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February 28, 2015 / 9 Adar , 5775
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Road To Recovery


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Ultimately my husband did go to rehab, but left after staying for ten days. Naturally, he fell right back into his struggles with the drugs and our family nightmare continued. The next five years were filled with ups and downs. He went in and out of rehab. I had joined Nar-anon and attended meetings, however, life had become increasingly difficult for our children and me.

After much consideration, therapy, and discussions with rabbonim and professionals, I finally decided to give him an ultimatum – either he checks himself into rehab and stays there until they discharge him or he gives me a get. Sadly, he chose drugs over his family, a decision I am sure he deeply regretted until the day he died.

Addiction kills if left untreated. Its important to know that even in the “frummest” of communities closet addicts exists. People who are struggling with alcohol, drugs, gambling and many other addictions. Many families are struggling with experiences similar to my own. This series of articles will be dedicated to addressing both the addicts and their loved ones. It will be an advice column, a place where people can voice their questions and concerns and receive experience, strength and hope. It is our hope that this will help to remove the stigma in our community and empower those in need to hold strong while battling this treacherous disease. It works if you work it, so work it – you are worth the time and the effort.

Brocha Silverstein
roadtorecover@yahoo.com

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More Articles from Brocha Silverstein
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I feel so much shame about my disease and the pain I have caused my family and friends. I am trying to make things better now, and hopefully I will be able to beat this disease for good. As they say in the meetings: “One day at a time!”

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Dear Brocha,

Hello! My name is Dovid* and I am a Gambling Addict. I am 37 years old, with bli ayin hara, three wonderful children, and a special wife who is the source of my strength and recovery.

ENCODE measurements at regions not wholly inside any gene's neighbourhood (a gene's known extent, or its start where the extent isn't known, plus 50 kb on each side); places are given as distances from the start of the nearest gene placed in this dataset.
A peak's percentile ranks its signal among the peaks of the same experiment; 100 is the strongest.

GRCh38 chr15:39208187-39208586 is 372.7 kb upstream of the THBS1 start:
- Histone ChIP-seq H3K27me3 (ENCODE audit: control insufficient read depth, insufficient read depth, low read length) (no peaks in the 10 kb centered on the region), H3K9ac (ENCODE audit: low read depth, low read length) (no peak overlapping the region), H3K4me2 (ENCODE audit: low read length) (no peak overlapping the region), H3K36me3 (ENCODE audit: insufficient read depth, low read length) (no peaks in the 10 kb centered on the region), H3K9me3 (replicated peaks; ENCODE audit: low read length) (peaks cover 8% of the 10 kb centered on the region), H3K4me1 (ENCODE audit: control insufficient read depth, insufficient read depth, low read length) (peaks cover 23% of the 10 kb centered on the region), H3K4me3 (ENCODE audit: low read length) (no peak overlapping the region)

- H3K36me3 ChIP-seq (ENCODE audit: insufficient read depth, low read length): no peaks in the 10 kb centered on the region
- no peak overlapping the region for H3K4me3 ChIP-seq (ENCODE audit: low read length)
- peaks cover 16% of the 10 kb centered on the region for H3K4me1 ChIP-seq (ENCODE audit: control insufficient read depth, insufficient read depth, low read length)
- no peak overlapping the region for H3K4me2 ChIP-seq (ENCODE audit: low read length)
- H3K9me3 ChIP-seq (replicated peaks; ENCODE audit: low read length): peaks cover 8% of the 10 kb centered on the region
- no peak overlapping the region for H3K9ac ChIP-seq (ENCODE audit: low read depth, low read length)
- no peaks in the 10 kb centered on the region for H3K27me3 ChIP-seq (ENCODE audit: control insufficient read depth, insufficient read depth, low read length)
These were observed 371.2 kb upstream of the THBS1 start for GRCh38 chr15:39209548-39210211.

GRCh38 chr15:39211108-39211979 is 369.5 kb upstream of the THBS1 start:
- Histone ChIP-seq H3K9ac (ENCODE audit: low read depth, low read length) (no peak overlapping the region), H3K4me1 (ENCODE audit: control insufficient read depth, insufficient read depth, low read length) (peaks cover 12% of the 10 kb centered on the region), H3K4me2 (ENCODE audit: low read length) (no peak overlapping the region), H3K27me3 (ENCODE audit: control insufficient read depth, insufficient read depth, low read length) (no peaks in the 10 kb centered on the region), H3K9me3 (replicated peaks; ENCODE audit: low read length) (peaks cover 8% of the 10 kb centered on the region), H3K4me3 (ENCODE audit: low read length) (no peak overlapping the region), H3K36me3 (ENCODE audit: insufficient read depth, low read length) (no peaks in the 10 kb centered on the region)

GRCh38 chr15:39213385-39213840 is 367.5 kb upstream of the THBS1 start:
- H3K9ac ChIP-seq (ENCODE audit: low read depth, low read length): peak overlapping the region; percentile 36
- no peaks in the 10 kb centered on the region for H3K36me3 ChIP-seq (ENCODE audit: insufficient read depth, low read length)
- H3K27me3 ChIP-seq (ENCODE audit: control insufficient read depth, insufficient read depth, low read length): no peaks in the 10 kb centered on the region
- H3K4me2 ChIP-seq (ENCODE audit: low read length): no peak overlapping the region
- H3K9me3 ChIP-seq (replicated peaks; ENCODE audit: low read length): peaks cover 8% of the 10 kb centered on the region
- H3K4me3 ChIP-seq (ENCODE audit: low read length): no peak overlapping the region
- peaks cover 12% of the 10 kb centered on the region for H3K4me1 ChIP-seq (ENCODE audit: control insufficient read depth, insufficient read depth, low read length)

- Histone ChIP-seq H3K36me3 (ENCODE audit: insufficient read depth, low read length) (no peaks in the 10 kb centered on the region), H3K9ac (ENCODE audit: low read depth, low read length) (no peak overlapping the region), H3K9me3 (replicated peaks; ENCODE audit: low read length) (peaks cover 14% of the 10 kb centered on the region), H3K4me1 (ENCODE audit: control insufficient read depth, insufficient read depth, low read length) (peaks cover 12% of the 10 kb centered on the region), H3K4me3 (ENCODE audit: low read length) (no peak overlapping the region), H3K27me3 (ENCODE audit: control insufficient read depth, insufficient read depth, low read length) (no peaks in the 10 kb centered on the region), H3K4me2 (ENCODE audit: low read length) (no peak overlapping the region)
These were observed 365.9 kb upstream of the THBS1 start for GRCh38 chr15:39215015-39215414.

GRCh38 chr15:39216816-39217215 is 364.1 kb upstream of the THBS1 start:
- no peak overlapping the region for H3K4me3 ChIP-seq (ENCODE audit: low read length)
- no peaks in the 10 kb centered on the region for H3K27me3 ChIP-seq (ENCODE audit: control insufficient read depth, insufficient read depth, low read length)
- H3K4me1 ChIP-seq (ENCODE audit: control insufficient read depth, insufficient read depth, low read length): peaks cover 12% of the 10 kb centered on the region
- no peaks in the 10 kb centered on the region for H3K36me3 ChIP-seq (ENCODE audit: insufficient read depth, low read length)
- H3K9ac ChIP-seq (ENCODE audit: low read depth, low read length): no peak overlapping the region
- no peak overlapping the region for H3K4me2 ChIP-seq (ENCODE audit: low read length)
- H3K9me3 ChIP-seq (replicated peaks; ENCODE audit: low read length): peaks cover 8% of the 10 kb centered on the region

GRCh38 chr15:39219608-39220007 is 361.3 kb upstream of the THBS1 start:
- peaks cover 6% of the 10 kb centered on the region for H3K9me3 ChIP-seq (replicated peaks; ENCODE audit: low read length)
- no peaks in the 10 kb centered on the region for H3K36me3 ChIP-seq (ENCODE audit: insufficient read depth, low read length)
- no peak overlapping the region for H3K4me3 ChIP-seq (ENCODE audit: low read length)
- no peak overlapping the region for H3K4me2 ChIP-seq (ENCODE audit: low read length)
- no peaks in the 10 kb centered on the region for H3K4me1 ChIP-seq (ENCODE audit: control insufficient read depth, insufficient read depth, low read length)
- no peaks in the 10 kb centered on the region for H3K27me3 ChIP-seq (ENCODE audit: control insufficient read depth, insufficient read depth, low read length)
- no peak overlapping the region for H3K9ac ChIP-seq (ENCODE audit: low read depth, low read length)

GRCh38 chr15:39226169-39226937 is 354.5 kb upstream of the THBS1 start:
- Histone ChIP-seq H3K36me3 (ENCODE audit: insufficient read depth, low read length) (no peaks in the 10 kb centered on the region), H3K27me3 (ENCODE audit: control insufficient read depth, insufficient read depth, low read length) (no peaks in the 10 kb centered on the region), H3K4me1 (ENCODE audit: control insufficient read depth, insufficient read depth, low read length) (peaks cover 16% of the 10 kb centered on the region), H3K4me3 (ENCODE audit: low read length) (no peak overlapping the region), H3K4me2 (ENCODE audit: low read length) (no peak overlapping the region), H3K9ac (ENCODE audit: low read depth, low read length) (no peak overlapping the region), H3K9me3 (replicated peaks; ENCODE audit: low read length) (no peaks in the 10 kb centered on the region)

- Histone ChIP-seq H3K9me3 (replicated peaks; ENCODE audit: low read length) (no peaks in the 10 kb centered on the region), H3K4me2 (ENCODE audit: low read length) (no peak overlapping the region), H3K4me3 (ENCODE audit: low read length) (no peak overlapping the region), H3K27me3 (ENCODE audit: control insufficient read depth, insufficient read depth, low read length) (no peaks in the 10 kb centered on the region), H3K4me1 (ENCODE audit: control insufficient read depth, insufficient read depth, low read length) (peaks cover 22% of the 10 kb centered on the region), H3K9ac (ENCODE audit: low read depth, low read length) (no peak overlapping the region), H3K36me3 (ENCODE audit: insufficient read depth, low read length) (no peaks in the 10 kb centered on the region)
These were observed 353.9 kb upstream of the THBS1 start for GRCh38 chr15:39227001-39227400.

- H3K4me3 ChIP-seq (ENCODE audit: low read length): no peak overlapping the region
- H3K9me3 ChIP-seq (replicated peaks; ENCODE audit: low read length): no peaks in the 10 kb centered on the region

Dear Brocha,

Thank you so much for your column and for shining light on this matter.

Addiction has been gnawing at the souls of our community for a long time. Yet, it still remains a disease that is swept under the table.

Dear Brocha,

As I write this letter I am overcome with emotions. Relief, fear, trepidation, elation…the feelings are all jumbled up inside of me.

Please allow me to back track.

My daughter, who recently turned 20, just left to rehab. After four years of denial, lies, manipulation, anger and chaos she finally admitted she has a problem with alcohol.

Dear Brocha,…

Today, I am a father of six bochurim b”ah. While I love and appreciate all of my children, unfortunately the Yomim Tovim aren’t filled with the good memories as in the days of yore. You see, one of my sons got involved with the wrong crowd, and at 16 he looks forward to Shabbos and Yom Tov as simply another opportunity to drink. Now that Sukkos is almost upon us, instead of joyfully anticipating, I am cautiously fearful about what Simchas Torah will bring.

Dear Brocha,

I am married for 5 years and am unsure how to proceed with my husband and his behavior. Our religion incorporates alcohol throughout the year and during life cycle events. Purim, Pesach, bar mitzvahs, weddings and every Shabbos kiddush (not to mention the kiddush club) all seemingly require alcohol as an integral and necessary ingredient. For my husband, it seems like there is always a “good reason” to make a l’chayim.

Dear Brocha,

Thank you so much for being brave enough to share your story. I am getting chizuk just from reading about your journey. I know my husband and I need to go to a meeting, and we will. Let me tell you my story:

After listening with an empathetic ear for about an hour, he asked me if I went to Nar-Anon meetings. “Me?!” I responded. “Maybe the Rabbi didn’t understand me. I’m not the one who needs help! I’m here seeking how to fix my addict!” “Well,” he replied softly, “You need to go to the meetings. It […]

Printed from: http://www.jewishpress.com/sections/family/battling-addictions/road-to-recovery/2012/08/10/

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